Workshop honors area firefighters
One firefighter said it's nice to be appreciated by the community.
By JOHN W. GOODWIN JR.
VINDICATOR STAFF WRITER
BOARDMAN -- Flags were waved and voices lifted at the Mahoning Adult Services Co. in recognition of township firefighters and the daily risk those men and women take to protect the community.
Employees and workshop participants of MASCO, a program of the Mahoning County Board of Mental Retardation where adult mentally disabled individuals perform subcontract work and are paid for their services, honored the firefighters with a list of patriot songs and words of praise. Representatives of the fire department were also given hand-drawn posters, pictures, flowers, certificates and paintings by artist Ray Simon.
Richard Koker, job procurement specialist at the workshop, said MASCO clients saw the devastation of Sept. 11 and the efforts made around the country to help victims and honor emergency workers, and they wanted to do something in the township to let emergency personnel know they are appreciated. He said the fact that the clients are mentally handicapped has nothing to do with understanding the sense of loss felt around the country.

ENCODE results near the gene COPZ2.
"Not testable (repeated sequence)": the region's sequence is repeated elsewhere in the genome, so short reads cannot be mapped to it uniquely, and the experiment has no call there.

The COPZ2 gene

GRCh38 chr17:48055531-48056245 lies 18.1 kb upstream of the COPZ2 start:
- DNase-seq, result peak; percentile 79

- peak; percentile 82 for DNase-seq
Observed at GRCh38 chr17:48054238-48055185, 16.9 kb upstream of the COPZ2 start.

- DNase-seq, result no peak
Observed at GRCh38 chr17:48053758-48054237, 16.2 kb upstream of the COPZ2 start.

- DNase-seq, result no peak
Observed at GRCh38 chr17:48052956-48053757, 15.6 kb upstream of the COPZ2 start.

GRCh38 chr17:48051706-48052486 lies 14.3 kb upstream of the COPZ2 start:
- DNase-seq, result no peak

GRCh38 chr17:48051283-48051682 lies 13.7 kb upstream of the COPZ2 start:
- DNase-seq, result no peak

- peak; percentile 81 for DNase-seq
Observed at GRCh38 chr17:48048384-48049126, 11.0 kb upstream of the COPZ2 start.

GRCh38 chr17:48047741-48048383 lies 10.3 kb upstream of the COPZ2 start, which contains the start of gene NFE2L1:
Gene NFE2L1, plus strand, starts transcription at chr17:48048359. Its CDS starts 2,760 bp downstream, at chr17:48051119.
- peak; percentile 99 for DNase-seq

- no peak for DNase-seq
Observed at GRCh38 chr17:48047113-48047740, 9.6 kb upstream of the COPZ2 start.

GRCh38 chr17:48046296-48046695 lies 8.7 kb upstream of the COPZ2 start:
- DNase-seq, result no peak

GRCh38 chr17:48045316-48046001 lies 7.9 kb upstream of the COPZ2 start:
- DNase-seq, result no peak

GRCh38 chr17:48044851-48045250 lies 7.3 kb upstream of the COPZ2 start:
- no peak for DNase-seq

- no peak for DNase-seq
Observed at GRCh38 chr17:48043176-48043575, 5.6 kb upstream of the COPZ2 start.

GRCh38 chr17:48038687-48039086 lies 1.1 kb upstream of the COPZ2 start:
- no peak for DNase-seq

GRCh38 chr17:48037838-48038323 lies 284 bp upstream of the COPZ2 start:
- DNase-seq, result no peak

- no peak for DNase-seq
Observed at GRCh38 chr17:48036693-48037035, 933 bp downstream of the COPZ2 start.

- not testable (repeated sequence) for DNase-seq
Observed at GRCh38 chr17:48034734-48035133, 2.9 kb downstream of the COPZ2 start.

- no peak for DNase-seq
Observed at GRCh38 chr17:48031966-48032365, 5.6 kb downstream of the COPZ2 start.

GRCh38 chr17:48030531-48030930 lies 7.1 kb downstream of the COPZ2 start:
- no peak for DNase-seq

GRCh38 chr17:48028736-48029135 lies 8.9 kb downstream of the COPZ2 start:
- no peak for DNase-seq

"This is a wonderful tribute to the men and women who fight for us and save many, many lives," said Koker. "Some of these people know of someone affected by the attacks, so this is also another way of helping them to have closure."
Preparation: Koker said the clients spent about three weeks preparing for the program and learning all the patriotic songs performed during the ceremony.
MASCO habilitation specialist Harvey Farbman said honoring emergency workers in the community is an excellent idea, but should not be reserved for times of crisis.
"It is a shame a national tragedy had to make us aware of how important our police and firefighters are. Most often they are overworked and underpaid and we just wanted to say thank you to you all," Farbman told the firefighters in attendance.
Reaction: Boardman firefighter Rob Ariza said it's nice to be appreciated by those in the community one serves. The gifts and speeches by MASCO clients Wednesday were moving for the entire department, he said.
"We are very grateful for this, it really brings home the message," he said. "We do what we do because we love it, but this is definitely another feather in our hats. I was moved almost to tears."